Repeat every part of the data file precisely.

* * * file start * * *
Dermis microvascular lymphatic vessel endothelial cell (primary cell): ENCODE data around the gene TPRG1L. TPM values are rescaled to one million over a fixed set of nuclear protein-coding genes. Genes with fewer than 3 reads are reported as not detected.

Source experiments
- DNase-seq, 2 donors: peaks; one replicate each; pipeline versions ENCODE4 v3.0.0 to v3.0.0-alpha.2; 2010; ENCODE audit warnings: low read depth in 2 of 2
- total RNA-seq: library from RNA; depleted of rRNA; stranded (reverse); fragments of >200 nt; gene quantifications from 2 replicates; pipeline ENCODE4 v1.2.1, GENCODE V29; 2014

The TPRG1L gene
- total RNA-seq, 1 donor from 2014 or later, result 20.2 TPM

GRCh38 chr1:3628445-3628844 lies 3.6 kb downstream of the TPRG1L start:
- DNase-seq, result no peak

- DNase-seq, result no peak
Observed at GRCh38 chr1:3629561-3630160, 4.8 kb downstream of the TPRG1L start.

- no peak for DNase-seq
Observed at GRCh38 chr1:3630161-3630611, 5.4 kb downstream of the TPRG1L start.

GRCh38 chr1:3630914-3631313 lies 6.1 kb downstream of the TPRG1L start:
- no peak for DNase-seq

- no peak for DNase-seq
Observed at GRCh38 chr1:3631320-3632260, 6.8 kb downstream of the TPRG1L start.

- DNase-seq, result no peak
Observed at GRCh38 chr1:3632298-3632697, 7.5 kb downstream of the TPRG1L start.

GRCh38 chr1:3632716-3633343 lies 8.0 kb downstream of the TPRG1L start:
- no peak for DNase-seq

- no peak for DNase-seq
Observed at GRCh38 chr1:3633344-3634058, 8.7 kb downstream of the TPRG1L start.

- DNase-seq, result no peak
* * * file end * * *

Dermis microvascular lymphatic vessel endothelial cell (primary cell): ENCODE data around the gene TPRG1L. TPM values are rescaled to one million over a fixed set of nuclear protein-coding genes. Genes with fewer than 3 reads are reported as not detected.

Source experiments
- DNase-seq, 2 donors: peaks; one replicate each; pipeline versions ENCODE4 v3.0.0 to v3.0.0-alpha.2; 2010; ENCODE audit warnings: low read depth in 2 of 2
- total RNA-seq: library from RNA; depleted of rRNA; stranded (reverse); fragments of >200 nt; gene quantifications from 2 replicates; pipeline ENCODE4 v1.2.1, GENCODE V29; 2014

The TPRG1L gene
- total RNA-seq, 1 donor from 2014 or later, result 20.2 TPM

GRCh38 chr1:3628445-3628844 lies 3.6 kb downstream of the TPRG1L start:
- DNase-seq, result no peak

- DNase-seq, result no peak
Observed at GRCh38 chr1:3629561-3630160, 4.8 kb downstream of the TPRG1L start.

- no peak for DNase-seq
Observed at GRCh38 chr1:3630161-3630611, 5.4 kb downstream of the TPRG1L start.

GRCh38 chr1:3630914-3631313 lies 6.1 kb downstream of the TPRG1L start:
- no peak for DNase-seq

- no peak for DNase-seq
Observed at GRCh38 chr1:3631320-3632260, 6.8 kb downstream of the TPRG1L start.

- DNase-seq, result no peak
Observed at GRCh38 chr1:3632298-3632697, 7.5 kb downstream of the TPRG1L start.

GRCh38 chr1:3632716-3633343 lies 8.0 kb downstream of the TPRG1L start:
- no peak for DNase-seq

- no peak for DNase-seq
Observed at GRCh38 chr1:3633344-3634058, 8.7 kb downstream of the TPRG1L start.

- DNase-seq, result no peak